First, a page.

For many businesses, office printing represents one of the largest expense categories, and yet few business leaders give it much thought. Some companies attempt to create a paperless office, and then they face all of the practical challenges and security uncertainties that accompany making that shift. Others ride a status quo that tacitly allows printing of any kind.
But for executive leaders who are constantly looking for ways to remain competitive and improve how they do business, the answer typically lies between those two extremes.
By switching to secure print solutions and fostering more mindful printing habits around the workplace, businesses can not only save millions of dollars, but they can also slash their carbon footprints significantly. The transition doesn’t happen overnight, but it soon leads to a more cost-efficient, secure, and healthy business.
The Simple Beauty of Mindful Printing
Today, some of the most effective business leaders have legacy-driven mindsets; they focus on taking actions that produce lasting results and have sustained positive impacts on their companies and their people. Initiating change in the way people print may not sound particularly exciting or revolutionary at first, but the mindful habits that a sustainable print strategy instills in employees will have a beneficial, evergreen influence for years to come.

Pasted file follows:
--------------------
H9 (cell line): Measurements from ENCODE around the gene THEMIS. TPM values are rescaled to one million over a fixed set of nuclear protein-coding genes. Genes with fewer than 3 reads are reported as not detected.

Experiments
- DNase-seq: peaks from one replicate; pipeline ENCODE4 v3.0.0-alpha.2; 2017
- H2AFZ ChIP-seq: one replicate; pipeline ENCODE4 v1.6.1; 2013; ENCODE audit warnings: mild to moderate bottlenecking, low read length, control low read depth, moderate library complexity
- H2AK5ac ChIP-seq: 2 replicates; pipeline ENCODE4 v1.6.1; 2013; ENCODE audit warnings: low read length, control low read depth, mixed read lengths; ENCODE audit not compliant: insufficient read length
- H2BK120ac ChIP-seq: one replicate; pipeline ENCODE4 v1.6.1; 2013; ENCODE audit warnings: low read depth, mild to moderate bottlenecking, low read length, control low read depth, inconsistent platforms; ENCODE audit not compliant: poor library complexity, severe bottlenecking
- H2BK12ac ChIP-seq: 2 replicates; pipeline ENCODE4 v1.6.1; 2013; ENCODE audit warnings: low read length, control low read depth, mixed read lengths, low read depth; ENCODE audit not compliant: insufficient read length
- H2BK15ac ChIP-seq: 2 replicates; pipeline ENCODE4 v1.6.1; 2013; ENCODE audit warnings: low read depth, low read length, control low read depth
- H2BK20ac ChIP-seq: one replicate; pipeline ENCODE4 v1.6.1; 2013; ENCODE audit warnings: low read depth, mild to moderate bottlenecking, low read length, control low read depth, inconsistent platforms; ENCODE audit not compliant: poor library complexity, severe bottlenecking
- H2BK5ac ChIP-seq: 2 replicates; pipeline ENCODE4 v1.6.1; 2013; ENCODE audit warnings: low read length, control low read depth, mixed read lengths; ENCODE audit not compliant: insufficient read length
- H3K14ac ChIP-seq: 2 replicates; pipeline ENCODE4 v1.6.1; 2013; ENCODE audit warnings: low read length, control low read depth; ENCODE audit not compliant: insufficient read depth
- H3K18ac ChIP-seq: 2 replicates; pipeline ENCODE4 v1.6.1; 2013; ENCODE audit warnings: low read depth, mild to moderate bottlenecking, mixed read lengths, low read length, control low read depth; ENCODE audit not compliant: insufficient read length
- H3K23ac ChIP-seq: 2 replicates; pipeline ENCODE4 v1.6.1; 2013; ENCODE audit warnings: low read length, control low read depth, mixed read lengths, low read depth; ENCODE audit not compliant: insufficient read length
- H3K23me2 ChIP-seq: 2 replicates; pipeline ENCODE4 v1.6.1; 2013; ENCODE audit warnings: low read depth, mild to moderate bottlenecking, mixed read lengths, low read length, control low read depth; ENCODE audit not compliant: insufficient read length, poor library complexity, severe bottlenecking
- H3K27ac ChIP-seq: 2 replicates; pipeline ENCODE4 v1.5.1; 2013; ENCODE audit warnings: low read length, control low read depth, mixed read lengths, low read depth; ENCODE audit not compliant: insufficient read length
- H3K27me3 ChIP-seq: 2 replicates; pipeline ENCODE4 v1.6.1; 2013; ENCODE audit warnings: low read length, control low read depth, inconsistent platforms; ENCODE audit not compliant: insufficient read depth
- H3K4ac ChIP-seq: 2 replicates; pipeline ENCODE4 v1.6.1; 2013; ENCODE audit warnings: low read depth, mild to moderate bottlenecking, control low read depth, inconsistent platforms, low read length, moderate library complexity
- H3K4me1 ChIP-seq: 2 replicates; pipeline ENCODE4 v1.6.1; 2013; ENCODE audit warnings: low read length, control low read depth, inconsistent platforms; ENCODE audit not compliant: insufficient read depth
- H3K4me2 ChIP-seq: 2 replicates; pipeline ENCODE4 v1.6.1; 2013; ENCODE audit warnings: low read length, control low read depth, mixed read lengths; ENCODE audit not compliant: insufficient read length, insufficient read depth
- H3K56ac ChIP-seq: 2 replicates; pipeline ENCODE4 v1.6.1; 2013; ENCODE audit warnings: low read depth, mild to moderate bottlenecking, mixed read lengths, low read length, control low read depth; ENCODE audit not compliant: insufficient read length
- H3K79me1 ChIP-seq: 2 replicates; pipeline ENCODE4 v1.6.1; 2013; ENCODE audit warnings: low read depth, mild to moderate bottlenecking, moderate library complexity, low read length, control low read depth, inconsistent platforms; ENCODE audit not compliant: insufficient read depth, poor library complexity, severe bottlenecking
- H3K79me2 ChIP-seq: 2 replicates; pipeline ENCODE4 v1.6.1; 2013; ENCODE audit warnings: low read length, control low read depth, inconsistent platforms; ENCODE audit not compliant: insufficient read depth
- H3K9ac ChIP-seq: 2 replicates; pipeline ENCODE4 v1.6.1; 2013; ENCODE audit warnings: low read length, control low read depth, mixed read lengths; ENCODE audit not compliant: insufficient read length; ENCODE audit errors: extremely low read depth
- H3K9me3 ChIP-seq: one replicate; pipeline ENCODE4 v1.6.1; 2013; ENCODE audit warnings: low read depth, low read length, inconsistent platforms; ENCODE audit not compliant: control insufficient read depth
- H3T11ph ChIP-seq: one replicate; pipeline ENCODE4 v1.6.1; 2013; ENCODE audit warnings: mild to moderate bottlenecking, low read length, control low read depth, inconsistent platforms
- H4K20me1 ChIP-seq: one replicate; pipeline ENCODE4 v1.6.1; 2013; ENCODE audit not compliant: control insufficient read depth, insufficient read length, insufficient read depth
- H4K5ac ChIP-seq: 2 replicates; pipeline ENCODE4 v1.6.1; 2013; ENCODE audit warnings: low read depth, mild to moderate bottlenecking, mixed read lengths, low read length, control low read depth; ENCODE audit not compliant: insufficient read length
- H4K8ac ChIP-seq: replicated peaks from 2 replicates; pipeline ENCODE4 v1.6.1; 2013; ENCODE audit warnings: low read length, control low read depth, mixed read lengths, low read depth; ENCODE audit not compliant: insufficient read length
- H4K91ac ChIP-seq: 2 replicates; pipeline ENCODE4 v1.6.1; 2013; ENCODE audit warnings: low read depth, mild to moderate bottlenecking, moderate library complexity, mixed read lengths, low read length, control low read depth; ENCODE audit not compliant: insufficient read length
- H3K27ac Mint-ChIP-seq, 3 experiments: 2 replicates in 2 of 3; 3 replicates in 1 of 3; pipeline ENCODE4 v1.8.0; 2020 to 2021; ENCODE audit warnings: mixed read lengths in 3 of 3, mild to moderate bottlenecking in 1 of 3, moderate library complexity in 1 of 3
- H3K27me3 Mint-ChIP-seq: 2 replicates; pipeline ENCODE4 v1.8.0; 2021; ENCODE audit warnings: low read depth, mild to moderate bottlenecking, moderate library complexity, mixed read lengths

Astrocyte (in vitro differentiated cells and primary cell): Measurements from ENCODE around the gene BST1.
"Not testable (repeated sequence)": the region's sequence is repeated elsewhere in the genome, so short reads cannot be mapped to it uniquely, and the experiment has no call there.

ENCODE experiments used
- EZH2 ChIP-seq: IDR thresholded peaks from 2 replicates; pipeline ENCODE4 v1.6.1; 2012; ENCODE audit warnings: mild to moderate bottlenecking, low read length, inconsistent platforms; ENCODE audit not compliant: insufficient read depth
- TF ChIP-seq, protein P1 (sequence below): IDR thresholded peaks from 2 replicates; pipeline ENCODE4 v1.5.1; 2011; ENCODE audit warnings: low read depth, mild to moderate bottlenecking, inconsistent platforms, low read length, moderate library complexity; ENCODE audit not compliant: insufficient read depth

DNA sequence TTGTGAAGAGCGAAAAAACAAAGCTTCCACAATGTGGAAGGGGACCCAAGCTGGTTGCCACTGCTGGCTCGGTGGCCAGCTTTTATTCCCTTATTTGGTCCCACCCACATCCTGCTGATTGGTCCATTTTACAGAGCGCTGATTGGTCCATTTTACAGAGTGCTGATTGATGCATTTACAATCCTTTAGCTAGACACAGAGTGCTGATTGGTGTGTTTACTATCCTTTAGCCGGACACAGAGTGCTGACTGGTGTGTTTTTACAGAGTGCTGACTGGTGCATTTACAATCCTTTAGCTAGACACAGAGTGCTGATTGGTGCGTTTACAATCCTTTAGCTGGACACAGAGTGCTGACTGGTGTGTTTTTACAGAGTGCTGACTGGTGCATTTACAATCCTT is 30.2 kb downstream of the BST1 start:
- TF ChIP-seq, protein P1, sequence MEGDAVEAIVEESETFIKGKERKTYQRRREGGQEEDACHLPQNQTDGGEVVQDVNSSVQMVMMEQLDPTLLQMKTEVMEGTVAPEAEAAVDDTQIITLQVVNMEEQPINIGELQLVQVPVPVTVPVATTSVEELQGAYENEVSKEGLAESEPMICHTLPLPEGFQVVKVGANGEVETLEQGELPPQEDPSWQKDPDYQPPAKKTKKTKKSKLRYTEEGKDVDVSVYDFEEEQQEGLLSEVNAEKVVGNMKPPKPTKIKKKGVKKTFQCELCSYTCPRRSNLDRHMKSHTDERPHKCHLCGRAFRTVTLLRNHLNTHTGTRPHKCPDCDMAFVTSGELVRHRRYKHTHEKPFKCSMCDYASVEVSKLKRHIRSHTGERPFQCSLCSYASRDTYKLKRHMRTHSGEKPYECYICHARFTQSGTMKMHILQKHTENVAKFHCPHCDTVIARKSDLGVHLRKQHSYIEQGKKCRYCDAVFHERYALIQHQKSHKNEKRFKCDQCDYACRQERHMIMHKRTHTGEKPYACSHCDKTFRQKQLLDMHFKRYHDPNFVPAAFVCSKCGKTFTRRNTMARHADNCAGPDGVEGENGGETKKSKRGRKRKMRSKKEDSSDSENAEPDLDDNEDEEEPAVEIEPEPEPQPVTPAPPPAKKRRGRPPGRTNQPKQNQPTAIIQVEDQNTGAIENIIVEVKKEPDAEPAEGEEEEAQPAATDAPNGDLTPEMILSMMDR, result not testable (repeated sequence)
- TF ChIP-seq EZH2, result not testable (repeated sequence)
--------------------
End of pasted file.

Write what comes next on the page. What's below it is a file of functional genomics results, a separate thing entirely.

Simply put, mindful printing reduces the amount of resources your company consumes.
When people understand the impact of each decision to print, they typically become more conscientious of their roles in meeting the company’s cost-savings and sustainability goals. This isn’t to suggest that employees should never print something that isn’t part of a required business process or workflow — it’s about fostering awareness and mindful habits.
A company comprised of people who understand the costs associated with printing and how mindful printing habits align with company goals will inevitably consume fewer resources and spend less money. Beyond the paper, ink and toner, and all of the resources that go into creating those consumables, you have to factor in total energy costs and the labor costs of IT resources tasked with managing print.
When demand for print is mindful across the enterprise, you also need fewer printing devices to meet that reduced demand. Fewer devices means less time and money spent to maintain a printer fleet. In our experience at Pharos, this factor alone has resulted in significant savings for many companies. We’ve found that on average, a company with 10,000 employees can save upward of $1.5 million every year by implementing the right print strategy.
Mindful print solutions improve a company’s security as well. Employees print to a secure, encrypted network queue and then use their identification or access cards to authenticate at whichever device is most convenient for them. This simple, flexible workflow encourages employees to think before they print, ensures document confidentiality, and practically eliminates “tray trash” — those uncollected, forgotten documents you often see in or around a printer, waiting for the wrong hands to them pick up.
It also enables the company to monitor who’s printing what and at how much cost. These insights reveal ongoing opportunities for improvement toward meeting cost-savings and sustainability goals.